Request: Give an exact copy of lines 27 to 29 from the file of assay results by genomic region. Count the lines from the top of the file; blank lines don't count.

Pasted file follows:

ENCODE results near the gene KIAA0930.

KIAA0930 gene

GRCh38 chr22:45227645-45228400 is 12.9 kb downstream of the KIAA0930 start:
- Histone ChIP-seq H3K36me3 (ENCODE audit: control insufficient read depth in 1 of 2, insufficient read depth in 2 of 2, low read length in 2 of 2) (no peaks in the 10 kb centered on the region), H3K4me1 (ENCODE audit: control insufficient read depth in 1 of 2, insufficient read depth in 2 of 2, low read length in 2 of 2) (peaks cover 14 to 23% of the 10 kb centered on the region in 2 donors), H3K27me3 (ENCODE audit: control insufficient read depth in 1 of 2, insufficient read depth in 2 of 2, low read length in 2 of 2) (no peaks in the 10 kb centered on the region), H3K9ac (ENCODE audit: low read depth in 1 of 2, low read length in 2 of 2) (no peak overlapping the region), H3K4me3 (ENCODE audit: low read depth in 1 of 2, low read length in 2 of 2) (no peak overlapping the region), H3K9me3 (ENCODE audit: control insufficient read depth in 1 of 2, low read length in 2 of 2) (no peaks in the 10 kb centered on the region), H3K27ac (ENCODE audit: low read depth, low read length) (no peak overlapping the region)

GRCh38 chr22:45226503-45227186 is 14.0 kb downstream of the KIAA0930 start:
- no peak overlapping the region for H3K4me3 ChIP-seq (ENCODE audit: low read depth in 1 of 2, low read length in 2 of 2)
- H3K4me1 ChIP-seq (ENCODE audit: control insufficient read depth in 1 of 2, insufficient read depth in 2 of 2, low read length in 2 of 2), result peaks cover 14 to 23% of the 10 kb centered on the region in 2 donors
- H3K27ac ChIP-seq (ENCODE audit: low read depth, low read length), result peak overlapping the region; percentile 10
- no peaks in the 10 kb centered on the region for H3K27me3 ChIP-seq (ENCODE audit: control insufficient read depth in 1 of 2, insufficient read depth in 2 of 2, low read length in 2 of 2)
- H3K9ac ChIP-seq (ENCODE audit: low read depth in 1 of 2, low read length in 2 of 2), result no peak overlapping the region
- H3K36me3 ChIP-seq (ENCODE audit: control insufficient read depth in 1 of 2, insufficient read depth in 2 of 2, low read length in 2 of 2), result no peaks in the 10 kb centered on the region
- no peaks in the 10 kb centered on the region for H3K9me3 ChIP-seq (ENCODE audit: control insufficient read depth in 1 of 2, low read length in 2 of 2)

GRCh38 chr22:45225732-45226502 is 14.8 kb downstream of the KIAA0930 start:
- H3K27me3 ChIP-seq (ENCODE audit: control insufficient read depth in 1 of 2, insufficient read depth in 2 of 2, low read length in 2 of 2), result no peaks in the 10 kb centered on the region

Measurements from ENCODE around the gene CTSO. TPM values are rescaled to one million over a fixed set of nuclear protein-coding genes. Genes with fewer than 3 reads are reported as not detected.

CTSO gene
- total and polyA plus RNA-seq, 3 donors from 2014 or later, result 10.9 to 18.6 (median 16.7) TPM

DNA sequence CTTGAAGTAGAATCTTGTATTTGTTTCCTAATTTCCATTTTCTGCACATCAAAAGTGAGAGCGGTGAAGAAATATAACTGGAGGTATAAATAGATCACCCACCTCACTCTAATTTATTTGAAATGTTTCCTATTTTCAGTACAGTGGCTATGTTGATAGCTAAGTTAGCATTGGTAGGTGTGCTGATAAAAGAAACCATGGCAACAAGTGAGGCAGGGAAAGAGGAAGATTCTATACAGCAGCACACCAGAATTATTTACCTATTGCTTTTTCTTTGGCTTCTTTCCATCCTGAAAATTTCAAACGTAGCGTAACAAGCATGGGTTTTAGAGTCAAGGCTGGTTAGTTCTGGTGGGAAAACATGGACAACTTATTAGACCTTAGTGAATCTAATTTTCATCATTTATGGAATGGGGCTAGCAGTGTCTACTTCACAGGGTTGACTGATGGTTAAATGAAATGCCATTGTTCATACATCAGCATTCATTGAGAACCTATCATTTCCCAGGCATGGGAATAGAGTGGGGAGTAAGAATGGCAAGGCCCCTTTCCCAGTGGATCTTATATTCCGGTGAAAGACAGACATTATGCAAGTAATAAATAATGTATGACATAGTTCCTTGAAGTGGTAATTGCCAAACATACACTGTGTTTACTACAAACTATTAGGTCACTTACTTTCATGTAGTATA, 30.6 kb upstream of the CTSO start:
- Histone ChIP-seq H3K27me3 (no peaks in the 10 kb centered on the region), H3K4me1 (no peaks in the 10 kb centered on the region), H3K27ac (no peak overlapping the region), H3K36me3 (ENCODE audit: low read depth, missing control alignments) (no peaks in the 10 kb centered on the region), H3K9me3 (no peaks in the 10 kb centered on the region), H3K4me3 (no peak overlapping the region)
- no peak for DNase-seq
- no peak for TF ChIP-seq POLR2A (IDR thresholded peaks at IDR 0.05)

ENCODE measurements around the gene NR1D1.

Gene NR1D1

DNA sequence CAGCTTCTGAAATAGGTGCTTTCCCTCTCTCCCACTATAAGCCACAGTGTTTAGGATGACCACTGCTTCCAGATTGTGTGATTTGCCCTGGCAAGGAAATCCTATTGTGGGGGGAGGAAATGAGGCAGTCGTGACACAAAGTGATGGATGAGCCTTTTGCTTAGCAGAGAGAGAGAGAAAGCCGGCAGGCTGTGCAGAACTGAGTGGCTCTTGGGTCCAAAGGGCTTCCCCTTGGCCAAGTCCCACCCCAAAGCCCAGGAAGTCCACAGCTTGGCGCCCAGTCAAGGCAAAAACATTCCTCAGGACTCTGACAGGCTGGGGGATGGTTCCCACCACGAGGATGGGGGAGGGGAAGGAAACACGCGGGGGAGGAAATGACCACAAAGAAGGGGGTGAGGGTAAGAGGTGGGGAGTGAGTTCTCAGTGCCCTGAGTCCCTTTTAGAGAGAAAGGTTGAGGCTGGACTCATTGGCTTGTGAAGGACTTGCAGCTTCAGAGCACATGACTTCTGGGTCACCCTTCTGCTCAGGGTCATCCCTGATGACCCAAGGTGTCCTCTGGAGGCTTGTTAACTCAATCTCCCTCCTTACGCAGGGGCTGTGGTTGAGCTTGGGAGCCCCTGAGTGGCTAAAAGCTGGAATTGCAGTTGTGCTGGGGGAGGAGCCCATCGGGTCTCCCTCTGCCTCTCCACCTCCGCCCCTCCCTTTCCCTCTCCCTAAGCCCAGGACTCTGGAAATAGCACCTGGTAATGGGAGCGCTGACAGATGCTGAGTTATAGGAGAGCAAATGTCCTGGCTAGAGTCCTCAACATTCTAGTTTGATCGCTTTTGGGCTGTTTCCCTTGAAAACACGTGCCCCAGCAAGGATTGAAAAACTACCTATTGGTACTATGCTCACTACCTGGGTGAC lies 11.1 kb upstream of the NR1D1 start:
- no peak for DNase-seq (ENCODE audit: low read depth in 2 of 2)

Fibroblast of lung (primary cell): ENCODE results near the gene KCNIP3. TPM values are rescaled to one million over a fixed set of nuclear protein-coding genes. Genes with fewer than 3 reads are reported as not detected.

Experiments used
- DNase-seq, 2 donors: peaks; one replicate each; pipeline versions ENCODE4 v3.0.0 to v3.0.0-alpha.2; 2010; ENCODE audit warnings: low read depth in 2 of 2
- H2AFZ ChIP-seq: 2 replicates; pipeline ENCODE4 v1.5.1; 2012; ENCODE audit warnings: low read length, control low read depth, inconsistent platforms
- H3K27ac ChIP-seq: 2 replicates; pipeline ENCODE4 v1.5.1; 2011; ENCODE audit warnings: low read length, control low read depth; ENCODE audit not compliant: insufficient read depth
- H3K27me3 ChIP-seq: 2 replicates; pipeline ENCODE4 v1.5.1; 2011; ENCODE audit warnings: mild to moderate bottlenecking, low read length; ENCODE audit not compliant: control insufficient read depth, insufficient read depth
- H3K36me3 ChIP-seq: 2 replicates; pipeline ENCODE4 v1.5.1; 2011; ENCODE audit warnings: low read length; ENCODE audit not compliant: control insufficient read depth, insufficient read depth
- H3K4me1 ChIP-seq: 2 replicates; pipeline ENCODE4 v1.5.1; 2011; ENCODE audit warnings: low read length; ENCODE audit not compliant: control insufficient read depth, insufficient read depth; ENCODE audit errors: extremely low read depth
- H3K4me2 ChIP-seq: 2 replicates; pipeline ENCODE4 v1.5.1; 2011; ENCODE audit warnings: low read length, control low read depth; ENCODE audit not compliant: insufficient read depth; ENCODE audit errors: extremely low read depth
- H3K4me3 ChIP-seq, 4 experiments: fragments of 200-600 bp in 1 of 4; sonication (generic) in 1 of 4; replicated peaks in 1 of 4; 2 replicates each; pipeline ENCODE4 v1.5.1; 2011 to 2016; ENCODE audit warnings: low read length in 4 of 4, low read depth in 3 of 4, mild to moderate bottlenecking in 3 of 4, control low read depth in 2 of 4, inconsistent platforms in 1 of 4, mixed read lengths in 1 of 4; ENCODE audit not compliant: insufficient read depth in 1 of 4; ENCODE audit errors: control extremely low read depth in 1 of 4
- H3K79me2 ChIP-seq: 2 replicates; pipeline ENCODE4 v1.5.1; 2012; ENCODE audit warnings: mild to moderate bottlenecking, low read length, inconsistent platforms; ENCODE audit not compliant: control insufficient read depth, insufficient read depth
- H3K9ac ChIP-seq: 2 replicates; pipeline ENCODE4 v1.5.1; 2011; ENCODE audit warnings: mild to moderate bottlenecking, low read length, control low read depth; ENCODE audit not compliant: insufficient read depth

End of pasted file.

Experiments used
- DNase-seq, 2 donors: peaks; one replicate each; pipeline versions ENCODE4 v3.0.0 to v3.0.0-alpha.2; 2010; ENCODE audit warnings: low read depth in 2 of 2
- H2AFZ ChIP-seq: 2 replicates; pipeline ENCODE4 v1.5.1; 2012; ENCODE audit warnings: low read length, control low read depth, inconsistent platforms